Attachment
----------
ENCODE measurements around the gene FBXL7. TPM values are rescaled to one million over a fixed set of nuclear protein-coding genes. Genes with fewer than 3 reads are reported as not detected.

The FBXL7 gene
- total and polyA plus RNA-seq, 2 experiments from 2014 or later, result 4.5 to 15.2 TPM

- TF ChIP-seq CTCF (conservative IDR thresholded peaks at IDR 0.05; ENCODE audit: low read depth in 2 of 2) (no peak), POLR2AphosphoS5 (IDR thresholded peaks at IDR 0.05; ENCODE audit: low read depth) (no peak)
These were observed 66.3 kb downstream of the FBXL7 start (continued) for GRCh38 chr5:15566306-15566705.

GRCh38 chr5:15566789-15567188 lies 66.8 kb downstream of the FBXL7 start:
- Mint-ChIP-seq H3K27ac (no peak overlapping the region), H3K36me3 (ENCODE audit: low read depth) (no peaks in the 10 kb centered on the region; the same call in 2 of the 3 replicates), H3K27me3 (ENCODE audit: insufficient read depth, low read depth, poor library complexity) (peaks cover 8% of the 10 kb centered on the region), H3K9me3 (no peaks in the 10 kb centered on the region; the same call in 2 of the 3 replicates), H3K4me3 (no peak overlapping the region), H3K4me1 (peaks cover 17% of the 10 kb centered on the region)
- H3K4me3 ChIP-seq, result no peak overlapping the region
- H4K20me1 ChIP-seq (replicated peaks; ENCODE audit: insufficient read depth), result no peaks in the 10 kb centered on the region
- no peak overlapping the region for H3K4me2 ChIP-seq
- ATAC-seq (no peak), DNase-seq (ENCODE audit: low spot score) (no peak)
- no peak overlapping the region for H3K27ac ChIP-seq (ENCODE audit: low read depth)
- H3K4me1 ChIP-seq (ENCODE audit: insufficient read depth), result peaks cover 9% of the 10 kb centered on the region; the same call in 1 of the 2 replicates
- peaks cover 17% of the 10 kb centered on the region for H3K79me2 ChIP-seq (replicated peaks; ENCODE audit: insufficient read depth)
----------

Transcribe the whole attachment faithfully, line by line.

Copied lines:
ENCODE measurements around the gene FBXL7. TPM values are rescaled to one million over a fixed set of nuclear protein-coding genes. Genes with fewer than 3 reads are reported as not detected.

The FBXL7 gene
- total and polyA plus RNA-seq, 2 experiments from 2014 or later, result 4.5 to 15.2 TPM

- TF ChIP-seq CTCF (conservative IDR thresholded peaks at IDR 0.05; ENCODE audit: low read depth in 2 of 2) (no peak), POLR2AphosphoS5 (IDR thresholded peaks at IDR 0.05; ENCODE audit: low read depth) (no peak)
These were observed 66.3 kb downstream of the FBXL7 start (continued) for GRCh38 chr5:15566306-15566705.

GRCh38 chr5:15566789-15567188 lies 66.8 kb downstream of the FBXL7 start:
- Mint-ChIP-seq H3K27ac (no peak overlapping the region), H3K36me3 (ENCODE audit: low read depth) (no peaks in the 10 kb centered on the region; the same call in 2 of the 3 replicates), H3K27me3 (ENCODE audit: insufficient read depth, low read depth, poor library complexity) (peaks cover 8% of the 10 kb centered on the region), H3K9me3 (no peaks in the 10 kb centered on the region; the same call in 2 of the 3 replicates), H3K4me3 (no peak overlapping the region), H3K4me1 (peaks cover 17% of the 10 kb centered on the region)
- H3K4me3 ChIP-seq, result no peak overlapping the region
- H4K20me1 ChIP-seq (replicated peaks; ENCODE audit: insufficient read depth), result no peaks in the 10 kb centered on the region
- no peak overlapping the region for H3K4me2 ChIP-seq
- ATAC-seq (no peak), DNase-seq (ENCODE audit: low spot score) (no peak)
- no peak overlapping the region for H3K27ac ChIP-seq (ENCODE audit: low read depth)
- H3K4me1 ChIP-seq (ENCODE audit: insufficient read depth), result peaks cover 9% of the 10 kb centered on the region; the same call in 1 of the 2 replicates
- peaks cover 17% of the 10 kb centered on the region for H3K79me2 ChIP-seq (replicated peaks; ENCODE audit: insufficient read depth)